With the band’s new album comes a new line-up of musicians to accompany the vox and guitar of Joe Murphy. On cello and bass is Jon Clayton, Eilish McCracken is on violin and whistle, while Martin Parker is on drums. The end result is the band’s best, most cohesive album to-date. There’s a strong folk vibe with the traditional string backdrop, while the song writing is much more tuneful and interesting.
The opening track, Swallows, represents a stunning opening with its subtle acoustic arrangement, powerful melody, lovely vocal and strong lyrics. It’s a haunting, accessible, and highly original song that comes close to being one of the most beautiful heard in 2006. The second track, It’s Not What You’ve Got It’s What You Give It To, with its gorgeous violin passages, offers a slightly more contemplative vibe and pace, and is no less beautiful. Murphy covers a diverse range of subject matter on the album that includes politics, love, and even the papacy (in some detail). The Television Will Not Be Revolutionised is a narrative on the current status of TV, personalities and spin, and is devastatingly effective. It also reveals the album’s only weakness which is that lyrical content can only be heard with great effort, with production preferring to highlight the album’s strong instrumental quality. The next track, Pour It From The Kettle, is a little better in this regard but it’s far from perfect. Windscreen Wipers is another highly original song with a jagged rhythm, slow pace and welcoming focus on the vocal that reveals another intelligent and interesting set of lyrics. Who Are You is an epic track with sweeping, dramatic violin making the opening statement before the vocal enters. It’s an incredible, rampant-paced track that builds in pace and drama as it races along. The album concludes with a papal history lesson that is stunning in its detail and impact. Here Comes The Popes Part 1 (1st Millenium) is a highly controversial song that highlights the dark and inhuman side of the papal succession, and this time Murphy ensures that every word is clearly heard in front of a gently plucked guitar.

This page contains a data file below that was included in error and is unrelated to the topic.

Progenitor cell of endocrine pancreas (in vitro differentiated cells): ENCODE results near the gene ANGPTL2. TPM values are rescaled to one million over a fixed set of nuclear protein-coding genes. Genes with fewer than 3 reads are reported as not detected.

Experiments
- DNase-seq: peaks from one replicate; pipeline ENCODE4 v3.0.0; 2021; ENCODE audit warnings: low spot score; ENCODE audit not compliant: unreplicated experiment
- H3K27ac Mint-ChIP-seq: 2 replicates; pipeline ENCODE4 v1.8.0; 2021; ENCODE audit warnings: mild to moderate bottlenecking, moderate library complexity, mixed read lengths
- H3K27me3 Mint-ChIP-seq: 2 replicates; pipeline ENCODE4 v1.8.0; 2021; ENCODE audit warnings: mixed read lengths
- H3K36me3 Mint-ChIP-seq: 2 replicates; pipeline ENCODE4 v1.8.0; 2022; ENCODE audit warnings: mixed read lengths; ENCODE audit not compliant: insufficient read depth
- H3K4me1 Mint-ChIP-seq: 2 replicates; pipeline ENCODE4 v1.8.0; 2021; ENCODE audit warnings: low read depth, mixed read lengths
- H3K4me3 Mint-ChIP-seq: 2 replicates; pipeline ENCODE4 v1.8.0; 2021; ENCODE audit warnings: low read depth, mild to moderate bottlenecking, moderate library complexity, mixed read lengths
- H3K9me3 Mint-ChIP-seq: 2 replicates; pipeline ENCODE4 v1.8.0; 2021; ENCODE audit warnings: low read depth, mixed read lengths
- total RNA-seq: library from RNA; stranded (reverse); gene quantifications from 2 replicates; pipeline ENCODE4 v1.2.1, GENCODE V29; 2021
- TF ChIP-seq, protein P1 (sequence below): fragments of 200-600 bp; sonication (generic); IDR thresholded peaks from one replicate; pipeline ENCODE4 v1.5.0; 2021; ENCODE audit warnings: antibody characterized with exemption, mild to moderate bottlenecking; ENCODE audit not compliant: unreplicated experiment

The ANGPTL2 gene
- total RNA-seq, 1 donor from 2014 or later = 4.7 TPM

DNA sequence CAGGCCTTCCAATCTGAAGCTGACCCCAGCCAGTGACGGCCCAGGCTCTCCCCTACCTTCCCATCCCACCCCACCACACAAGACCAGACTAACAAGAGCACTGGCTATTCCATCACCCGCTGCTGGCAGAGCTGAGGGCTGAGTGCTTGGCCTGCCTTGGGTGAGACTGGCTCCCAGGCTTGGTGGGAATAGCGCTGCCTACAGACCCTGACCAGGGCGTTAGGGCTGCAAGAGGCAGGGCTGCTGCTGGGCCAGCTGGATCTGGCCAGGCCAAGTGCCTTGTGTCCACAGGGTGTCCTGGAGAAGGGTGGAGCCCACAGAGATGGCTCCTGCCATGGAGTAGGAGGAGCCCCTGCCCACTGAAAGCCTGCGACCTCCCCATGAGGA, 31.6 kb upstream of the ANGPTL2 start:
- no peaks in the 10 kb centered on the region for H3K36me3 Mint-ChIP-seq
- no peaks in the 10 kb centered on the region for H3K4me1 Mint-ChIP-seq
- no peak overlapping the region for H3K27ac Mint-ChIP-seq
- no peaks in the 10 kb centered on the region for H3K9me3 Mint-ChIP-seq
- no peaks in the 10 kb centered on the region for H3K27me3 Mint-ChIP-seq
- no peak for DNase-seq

Sergeant Buzfuz has struck gold with this album; it’s inventive and highly accessible which is no mean feat. 2006 has proved that the UK can still create highly original, great music that will unfortunately lie undiscovered by the masses because of the mainstream play-list policies of radio and TV producers. THE JEWELLED CARRIAGEWAY is a gem of an album that deserves to be heard by an audience hungry for quality and originality. Here’s hoping…